Budget 2016: EPF Taxation illustration

Update: This is the official clarification:

Clarification about Changes made in the Tax Treatment for Recognised Provident Fund & National Pension System (NPS)

This clarification say total corpus (interest+contributions) will be taxed! This tax is applicable only if the basic pay (statutory wage limit?) is more than Rs. 15,000 at the time of retirement.

The government has now clarified that all contributions made to EPF after 1st April 2016 will be tax-free. Out of the interest contribution, 40% will be tax-free and 60% will be taxed as per slab, if any annuity product is not purchased. The effective tax rate is not as bad as it looks.

If an annuity product is purchased, no need to pay tax on the interest component. However, the pension received will be taxable. It has also clarified that PPF will remain tax-free.

Here is a EPF illustration. I shall shortly update the existing EPF calculator with this math.

Updates: 

Download EPF Calculator with Budget 2016 Taxation Rules

Budget 2016: Don’t worry -Tax on EPF is quite small!

Consider a 24 year old who joins the EPF at a basic salary of 8,000. We will assume the interest is 8.8%.

On March 31st 2016, he completes 15 years of service.

EPF total balance = 5,60299. This amount grows at 8.8% a year to 27,82076 at age 58 (we will not consider withdrawals- that is a mess and more clarity is required).

This 27,82076 is tax free.

Case I: only interest is taxed

From April 1st 2016 (16th year of EPF subscription) to his age 58 (next 19 years), the sum of both employer and employee contributions is 5,72,124. This is also tax free.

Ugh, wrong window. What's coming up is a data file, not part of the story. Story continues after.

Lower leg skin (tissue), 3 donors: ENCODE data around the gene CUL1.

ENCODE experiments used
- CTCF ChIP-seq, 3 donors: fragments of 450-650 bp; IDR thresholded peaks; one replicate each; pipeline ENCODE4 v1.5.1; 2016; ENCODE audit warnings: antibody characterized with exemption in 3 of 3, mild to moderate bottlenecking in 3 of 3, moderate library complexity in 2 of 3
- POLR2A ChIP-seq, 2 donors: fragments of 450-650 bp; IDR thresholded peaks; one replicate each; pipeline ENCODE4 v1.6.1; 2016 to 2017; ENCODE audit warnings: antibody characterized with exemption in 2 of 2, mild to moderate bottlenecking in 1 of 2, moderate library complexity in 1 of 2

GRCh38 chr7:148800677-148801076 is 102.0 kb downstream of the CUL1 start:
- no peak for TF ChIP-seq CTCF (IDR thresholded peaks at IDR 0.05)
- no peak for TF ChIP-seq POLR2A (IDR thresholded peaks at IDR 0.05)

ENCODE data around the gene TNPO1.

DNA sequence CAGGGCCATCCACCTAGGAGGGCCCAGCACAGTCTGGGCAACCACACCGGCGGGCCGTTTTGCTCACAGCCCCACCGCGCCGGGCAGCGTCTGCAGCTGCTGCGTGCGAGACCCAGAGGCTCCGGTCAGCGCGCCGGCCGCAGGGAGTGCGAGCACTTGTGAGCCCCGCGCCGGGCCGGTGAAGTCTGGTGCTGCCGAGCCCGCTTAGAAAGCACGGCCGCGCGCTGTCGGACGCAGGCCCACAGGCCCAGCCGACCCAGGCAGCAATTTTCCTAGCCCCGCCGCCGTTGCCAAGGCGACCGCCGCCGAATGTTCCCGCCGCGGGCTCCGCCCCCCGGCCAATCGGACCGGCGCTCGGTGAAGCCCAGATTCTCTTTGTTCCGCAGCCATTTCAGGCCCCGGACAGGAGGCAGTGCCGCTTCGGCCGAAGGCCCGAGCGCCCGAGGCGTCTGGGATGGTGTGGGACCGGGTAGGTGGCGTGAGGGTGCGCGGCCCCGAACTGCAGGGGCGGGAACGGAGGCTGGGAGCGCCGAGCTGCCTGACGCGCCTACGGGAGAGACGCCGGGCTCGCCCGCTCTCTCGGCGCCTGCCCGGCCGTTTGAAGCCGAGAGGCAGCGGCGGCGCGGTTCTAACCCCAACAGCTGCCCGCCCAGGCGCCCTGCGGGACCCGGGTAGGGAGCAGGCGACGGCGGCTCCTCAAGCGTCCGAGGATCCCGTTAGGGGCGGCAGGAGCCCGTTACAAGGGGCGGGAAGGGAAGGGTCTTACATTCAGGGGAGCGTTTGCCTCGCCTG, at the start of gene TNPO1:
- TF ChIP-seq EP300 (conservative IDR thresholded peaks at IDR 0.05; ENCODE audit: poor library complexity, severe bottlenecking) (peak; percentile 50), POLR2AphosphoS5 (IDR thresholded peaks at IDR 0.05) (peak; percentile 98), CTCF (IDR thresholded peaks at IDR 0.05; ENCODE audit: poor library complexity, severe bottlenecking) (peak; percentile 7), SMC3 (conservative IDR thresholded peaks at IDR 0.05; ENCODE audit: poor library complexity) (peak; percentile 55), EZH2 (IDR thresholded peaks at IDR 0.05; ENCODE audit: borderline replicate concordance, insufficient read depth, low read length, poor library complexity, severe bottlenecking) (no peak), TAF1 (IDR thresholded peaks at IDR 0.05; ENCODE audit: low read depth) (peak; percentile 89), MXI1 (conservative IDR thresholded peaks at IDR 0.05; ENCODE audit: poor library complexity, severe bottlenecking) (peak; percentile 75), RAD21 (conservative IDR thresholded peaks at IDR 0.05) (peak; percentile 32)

The total interest earned in this period is 8,15,107.

Forty percent of this amount, 3,26,043, is tax-free.

Remaining sixty percent,4,89,064, will be taxed per slab, if no annuity product is purchased with this amount.

Now according to old rules where the entire sum was tax-free, the sum of the following

2782076  (EPF balance on 31 March 2016)
572124 Contributions on or after 1st April 2016
   326,043 --> 40% of interest earned on above contributions
   489,064--> 60% of interest earned on above contributions

=41,69,307 will be tax free.

According to the new rule: Remaining sixty percent,4,89,064, will be taxed per slab

10% slab --> 41,18,933 (net corpus). Effective tax rate of 1.21%

20% slab --> 40,68,560 (net corpus). Effective tax rate of 2.42%

30% slab --> 40,18,186 (net corpus). Effective tax rate of 3.62%

Budget-2016-EPF-tax-rules-1

Case II: Both interest and contributions are taxed

From April 1st 2016 (16th year of EPF subscription) to his age 58 (next 19 years), the sum of both employer and employee contributions is 5,72,124According to the just received clarification 60% of this amount will be taxed!